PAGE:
The world pandemic COVID-19 caused by SARS-CoV-2 is currently claiming thousands of lives. Flavonoids abundantly present in the fruits and vegetables, especially quercetin, are shown to have antiviral activities.
This paper reviews the capability of the plant flavonoid quercetin to fight the novel coronavirus and the possibility for drug development based on this. The mode of action explaining the known pathways through which this molecule succeeds in the antiviral activity, action of quercetin on SARS-CoV-2 main protease 3CLpro, antiviral activities of its derivatives on human viruses, effect of combination of zinc co-factor along with quercetin in the COVID-19 treatment, and the regulation of miRNA genes involved in the viral pathogenesis are discussed.
Proof for this concept is provided following the virtual screening using ten key enzymes of SARS-CoV-2 and assessing their interactions. Active residues in the 3D structures have been predicted using CASTp and were docked against quercetin. Key proteins 3CLpro, spike glycoprotein/ human ACE2-BOAT1 complex, RNA-dependent RNA polymerase, main peptidase, spike glycoprotein, RNA replicase, RNA binding protein, papain-like protease, SARS papain-like protease/ deubiquitinase, and complex of main peptidase with an additional Ala at the N-terminus of each protomer, have shown the binding energies ranging between − 6.71 and − 3.37 kcal/ Mol, showing that quercetin is a potential drug candidate inhibiting multiple SARS-CoV-2 enzymes.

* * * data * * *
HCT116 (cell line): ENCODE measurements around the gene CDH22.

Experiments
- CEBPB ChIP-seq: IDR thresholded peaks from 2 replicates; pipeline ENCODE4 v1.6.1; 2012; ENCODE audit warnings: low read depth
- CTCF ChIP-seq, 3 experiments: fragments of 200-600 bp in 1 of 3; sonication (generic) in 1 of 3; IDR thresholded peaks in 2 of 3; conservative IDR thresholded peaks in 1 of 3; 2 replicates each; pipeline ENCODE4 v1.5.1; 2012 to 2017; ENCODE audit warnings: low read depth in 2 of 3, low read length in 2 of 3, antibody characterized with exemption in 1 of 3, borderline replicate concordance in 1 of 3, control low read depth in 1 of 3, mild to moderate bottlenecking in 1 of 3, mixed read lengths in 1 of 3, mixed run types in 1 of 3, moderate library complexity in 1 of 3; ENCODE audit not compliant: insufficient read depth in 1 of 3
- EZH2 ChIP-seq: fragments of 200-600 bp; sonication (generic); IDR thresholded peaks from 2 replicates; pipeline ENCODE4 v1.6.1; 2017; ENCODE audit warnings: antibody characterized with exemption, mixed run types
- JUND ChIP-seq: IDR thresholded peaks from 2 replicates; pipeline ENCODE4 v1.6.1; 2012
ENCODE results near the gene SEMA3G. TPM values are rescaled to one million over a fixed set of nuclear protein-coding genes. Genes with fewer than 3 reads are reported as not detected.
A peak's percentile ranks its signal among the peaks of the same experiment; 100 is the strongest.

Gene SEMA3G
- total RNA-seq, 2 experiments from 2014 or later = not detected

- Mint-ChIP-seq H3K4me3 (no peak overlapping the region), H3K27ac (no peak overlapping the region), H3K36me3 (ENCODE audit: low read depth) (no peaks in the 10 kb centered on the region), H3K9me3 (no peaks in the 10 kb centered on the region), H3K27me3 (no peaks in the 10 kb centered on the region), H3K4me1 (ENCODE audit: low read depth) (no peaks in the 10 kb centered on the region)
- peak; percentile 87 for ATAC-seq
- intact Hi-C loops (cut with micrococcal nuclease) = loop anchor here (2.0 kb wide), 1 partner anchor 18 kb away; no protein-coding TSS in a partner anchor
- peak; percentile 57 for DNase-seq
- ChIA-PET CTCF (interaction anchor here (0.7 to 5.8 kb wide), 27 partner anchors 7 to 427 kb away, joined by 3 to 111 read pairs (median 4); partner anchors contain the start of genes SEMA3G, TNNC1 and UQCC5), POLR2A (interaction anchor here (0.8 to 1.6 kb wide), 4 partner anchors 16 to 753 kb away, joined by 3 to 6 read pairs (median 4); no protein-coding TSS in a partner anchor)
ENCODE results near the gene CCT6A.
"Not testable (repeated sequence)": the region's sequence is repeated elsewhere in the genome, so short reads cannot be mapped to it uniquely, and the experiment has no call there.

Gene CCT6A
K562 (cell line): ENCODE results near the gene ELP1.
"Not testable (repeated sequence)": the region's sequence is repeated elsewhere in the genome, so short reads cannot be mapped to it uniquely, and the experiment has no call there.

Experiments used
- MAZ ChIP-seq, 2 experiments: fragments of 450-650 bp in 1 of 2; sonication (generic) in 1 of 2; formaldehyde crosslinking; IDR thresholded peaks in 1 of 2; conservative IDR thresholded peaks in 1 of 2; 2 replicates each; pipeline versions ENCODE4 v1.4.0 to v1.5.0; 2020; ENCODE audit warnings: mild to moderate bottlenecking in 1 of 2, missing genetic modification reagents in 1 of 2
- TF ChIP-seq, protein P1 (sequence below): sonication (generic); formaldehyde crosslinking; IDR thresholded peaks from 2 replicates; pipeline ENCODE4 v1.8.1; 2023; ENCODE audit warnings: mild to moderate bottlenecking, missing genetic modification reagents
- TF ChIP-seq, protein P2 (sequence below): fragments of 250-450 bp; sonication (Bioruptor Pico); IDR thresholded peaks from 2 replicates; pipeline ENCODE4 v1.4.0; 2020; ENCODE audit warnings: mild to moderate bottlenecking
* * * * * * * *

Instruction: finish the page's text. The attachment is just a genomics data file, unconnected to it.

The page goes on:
Conclusion: The antiviral properties of flavonoid and the molecular mechanisms involved are reviewed. Further, proof for this concept is given by docking of key proteins from SARS-CoV-2 with quercetin.